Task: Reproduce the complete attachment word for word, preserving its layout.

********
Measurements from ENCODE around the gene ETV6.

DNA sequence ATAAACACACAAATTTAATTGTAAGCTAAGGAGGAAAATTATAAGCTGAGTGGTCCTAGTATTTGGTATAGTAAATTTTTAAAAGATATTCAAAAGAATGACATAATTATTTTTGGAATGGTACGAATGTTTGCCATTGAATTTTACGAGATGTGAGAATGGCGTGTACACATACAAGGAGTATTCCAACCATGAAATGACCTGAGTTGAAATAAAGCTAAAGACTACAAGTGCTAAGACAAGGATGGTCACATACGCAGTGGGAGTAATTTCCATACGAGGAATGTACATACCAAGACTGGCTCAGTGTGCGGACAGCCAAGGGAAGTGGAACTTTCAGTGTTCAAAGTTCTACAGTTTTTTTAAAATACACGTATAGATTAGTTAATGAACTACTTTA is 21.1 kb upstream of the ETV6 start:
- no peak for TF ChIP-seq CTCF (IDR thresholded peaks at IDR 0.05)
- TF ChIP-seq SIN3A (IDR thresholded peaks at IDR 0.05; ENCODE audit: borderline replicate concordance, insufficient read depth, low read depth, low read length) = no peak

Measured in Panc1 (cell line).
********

Measurements from ENCODE around the gene ETV6.

DNA sequence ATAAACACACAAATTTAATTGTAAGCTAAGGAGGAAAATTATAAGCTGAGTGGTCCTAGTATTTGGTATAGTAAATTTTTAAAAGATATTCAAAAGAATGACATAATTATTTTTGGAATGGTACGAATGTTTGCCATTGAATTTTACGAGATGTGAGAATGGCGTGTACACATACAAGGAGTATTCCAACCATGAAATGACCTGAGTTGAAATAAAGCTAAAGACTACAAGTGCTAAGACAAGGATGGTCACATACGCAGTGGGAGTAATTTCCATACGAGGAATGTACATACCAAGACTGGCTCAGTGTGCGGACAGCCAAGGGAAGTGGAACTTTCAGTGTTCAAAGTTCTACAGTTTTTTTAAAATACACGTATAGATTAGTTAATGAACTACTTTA is 21.1 kb upstream of the ETV6 start:
- no peak for TF ChIP-seq CTCF (IDR thresholded peaks at IDR 0.05)
- TF ChIP-seq SIN3A (IDR thresholded peaks at IDR 0.05; ENCODE audit: borderline replicate concordance, insufficient read depth, low read depth, low read length) = no peak

Measured in Panc1 (cell line).